Open Source: Multitasking with X and Linux

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I am talking about human multitasking here, not operating system multitasking. Every time I have to work on repairing a Microsoft Windows based system for a client I feel as if I am restricted to typing with one finger while blindfolded. Okay, I admit that is hyperbole. But after using X with fluxbox and Ten Workspaces on fluxboxten workspaces as well as the Linux console (1, 2) with screen for several years now, a Microsoft OS experience seems very restrictive to me. There are no multiple workspaces by default on a Microsoft desktop and adding anything to give a Microsoft system multiple workspaces would not be the Right Thing To Do when working on someone else’s PC system.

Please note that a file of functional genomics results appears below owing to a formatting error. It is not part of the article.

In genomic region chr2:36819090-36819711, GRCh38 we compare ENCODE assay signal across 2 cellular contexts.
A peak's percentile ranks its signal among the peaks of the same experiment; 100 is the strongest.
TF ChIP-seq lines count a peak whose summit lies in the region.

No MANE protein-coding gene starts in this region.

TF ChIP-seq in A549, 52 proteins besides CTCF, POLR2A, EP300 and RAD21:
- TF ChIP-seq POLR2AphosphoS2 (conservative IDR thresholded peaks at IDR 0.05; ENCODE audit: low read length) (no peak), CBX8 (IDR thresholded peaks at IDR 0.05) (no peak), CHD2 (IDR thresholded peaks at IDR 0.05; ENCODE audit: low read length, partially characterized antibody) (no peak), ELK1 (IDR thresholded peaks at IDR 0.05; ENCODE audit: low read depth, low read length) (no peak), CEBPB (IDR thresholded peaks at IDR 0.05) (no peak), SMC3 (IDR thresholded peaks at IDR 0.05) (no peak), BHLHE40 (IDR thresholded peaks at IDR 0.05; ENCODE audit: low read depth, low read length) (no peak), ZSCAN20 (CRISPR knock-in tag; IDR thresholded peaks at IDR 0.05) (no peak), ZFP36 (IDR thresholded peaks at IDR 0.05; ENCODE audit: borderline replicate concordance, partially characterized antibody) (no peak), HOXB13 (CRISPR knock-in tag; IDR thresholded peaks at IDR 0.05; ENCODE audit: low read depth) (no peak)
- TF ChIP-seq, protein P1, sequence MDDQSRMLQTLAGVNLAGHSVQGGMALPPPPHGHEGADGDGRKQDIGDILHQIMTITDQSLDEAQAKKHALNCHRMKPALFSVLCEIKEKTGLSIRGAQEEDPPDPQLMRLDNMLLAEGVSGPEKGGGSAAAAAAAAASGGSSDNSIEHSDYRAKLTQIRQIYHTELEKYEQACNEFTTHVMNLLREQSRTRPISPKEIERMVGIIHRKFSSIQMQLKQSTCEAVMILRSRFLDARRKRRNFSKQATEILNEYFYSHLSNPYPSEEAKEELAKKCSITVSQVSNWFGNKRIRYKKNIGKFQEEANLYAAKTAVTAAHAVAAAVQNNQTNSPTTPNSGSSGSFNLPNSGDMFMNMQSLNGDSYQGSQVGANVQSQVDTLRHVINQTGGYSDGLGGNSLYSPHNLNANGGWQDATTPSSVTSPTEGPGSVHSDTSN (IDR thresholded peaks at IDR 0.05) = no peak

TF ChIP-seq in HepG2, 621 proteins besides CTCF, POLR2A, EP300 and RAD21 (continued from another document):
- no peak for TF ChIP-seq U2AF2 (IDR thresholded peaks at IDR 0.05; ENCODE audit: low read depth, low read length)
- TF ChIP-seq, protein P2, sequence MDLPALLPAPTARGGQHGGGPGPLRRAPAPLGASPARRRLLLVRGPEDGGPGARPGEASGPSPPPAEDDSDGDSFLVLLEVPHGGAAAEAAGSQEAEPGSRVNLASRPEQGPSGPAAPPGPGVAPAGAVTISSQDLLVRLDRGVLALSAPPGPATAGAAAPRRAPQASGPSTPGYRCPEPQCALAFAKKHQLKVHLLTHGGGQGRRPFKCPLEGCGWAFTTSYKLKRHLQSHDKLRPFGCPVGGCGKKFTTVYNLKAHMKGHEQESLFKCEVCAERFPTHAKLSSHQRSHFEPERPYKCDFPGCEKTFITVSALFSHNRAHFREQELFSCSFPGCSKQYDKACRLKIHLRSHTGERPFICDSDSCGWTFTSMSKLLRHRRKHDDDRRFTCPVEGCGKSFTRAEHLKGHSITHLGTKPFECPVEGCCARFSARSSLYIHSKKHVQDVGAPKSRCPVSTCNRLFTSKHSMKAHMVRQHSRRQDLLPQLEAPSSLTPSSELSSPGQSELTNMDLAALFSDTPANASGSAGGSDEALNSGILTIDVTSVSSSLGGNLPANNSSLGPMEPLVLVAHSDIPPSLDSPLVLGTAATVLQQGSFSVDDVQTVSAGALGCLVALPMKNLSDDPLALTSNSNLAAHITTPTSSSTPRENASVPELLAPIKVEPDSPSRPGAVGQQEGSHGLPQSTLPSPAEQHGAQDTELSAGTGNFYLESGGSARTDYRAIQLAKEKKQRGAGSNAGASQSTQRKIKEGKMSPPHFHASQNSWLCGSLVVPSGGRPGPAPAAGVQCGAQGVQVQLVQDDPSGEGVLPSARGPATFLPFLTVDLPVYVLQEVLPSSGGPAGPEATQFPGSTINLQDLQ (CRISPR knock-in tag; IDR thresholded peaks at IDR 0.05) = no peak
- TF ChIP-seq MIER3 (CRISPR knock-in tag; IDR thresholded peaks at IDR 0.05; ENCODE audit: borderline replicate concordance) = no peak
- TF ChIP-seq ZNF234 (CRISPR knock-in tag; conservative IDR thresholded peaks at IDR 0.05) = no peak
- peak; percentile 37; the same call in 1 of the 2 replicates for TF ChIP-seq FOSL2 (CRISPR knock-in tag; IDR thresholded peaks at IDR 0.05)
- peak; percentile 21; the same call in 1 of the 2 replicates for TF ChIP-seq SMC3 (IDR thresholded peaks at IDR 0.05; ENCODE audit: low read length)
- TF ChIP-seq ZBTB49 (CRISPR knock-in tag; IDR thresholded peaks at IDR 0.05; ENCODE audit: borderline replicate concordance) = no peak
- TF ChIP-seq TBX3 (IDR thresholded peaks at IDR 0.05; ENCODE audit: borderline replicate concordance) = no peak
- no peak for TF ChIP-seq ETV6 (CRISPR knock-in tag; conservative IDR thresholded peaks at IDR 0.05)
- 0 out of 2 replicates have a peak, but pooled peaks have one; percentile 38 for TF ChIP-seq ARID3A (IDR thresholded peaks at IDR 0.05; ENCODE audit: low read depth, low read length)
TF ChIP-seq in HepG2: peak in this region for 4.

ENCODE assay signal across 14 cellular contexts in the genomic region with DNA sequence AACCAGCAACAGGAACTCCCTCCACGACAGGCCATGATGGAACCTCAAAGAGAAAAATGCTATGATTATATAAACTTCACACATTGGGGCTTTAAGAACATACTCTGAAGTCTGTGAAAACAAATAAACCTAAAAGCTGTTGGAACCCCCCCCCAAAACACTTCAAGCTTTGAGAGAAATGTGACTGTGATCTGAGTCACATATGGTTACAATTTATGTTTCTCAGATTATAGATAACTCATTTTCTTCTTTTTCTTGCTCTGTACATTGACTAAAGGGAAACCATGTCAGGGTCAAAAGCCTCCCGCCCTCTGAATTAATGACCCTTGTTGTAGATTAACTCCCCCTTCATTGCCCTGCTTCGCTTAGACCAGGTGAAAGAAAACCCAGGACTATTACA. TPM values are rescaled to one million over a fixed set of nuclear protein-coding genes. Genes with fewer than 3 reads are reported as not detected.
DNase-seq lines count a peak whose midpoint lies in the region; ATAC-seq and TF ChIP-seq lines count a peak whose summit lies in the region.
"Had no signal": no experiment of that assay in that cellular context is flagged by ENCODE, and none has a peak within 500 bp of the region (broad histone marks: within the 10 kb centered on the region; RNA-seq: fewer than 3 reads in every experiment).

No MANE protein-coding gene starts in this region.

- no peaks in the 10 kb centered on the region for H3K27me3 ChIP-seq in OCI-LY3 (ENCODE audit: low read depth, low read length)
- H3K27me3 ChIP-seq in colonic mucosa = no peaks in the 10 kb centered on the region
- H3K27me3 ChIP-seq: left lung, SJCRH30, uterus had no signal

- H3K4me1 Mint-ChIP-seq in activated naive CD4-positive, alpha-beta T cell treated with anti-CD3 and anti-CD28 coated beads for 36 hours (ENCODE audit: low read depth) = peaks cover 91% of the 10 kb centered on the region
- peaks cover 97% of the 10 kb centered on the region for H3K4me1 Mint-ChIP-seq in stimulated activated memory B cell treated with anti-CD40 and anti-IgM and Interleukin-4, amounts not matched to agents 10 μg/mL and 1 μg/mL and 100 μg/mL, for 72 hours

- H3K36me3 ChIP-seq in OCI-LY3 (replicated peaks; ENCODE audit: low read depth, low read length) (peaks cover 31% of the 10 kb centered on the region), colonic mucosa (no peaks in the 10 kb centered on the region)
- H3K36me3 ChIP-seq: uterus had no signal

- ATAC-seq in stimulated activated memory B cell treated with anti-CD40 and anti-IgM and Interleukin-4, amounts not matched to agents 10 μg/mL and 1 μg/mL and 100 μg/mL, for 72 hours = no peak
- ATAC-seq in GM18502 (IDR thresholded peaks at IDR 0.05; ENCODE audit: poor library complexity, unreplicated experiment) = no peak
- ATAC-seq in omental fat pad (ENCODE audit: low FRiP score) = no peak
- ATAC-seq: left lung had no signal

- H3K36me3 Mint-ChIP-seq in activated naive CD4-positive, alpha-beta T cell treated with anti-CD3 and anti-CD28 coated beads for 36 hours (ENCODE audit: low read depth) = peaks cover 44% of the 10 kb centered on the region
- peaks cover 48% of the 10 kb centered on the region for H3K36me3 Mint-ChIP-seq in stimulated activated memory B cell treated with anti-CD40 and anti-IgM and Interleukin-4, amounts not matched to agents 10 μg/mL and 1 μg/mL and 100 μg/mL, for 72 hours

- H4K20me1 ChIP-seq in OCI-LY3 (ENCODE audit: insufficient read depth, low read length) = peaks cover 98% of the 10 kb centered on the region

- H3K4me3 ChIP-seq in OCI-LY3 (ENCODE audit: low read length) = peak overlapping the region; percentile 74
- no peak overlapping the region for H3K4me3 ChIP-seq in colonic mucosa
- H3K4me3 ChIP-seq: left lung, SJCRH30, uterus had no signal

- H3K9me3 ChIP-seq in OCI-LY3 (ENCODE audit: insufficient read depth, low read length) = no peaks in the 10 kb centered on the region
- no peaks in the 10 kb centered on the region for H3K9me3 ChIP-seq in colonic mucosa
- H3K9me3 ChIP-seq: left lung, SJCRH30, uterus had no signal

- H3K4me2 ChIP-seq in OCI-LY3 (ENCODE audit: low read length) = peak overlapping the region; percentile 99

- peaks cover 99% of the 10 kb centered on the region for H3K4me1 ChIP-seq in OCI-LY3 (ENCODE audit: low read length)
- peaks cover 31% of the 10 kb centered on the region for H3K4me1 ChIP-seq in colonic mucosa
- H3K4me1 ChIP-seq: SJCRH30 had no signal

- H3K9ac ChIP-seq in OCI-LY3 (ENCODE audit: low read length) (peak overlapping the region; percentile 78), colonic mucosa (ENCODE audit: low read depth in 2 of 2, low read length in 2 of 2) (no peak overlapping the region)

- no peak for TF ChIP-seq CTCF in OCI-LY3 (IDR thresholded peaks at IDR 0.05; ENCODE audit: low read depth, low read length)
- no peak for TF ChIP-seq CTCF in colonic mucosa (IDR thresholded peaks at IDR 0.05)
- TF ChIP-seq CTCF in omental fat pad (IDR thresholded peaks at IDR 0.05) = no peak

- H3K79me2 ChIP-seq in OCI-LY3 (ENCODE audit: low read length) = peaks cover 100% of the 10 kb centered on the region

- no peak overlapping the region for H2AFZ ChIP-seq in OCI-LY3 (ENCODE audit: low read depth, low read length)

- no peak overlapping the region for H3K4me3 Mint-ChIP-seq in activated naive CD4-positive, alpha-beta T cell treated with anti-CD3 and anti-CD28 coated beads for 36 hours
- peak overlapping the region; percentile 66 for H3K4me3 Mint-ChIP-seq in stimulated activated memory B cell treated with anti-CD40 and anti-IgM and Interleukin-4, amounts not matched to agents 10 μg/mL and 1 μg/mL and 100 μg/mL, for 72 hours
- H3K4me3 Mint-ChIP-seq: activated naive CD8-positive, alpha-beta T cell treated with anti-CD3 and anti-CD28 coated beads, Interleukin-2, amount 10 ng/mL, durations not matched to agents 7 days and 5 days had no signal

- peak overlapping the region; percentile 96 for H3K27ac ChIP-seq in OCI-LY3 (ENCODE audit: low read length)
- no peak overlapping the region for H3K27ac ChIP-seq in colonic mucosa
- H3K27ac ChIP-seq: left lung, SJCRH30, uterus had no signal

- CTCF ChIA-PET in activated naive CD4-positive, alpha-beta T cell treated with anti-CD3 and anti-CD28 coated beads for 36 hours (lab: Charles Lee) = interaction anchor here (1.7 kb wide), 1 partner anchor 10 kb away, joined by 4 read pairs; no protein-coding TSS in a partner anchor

Another restriction is with multi-user on Microsoft. With my Linux desktop PC I have a user for work related tasks and a user for relaxation and gaming tasks. I can keep the work user logged in, switch to a Linux console using Ctrl Alt (F1-F6), login the game user, start a second X GUI session with startx startxfce4 — :1 and play a short game while “stuff” keeps running under the work user in the first X session. If I am playing a buggy 3D game that may crash X, I have no worries about my tasks in the other X session as they would be unaffected if a poorly designed 3D game took down the second session. I can do this “out of the box” on a typical Linux distribution installation. If you are from the limited Microsoft universe you have no concept to compare to this on a standard, out of the box, Microsoft desktop PC. Yes, you can switch users. But if you switch users as I do to play a game that subsequently crashes the Microsoft GUI called “Windows” it all crashes. Not just the session where the faulty program broke the GUI. It is also truly simple to switch between or among multiple sessions of X on a Linux PC. Just use Ctrl Alt F# to switch back and forth, where # is the virtual terminal number for an X session. For example, my first session is on virtual terminal 8 and my second session is on virtual terminal 9. To switch between them I use Ctrl Alt F9 and Ctrl Alt F8.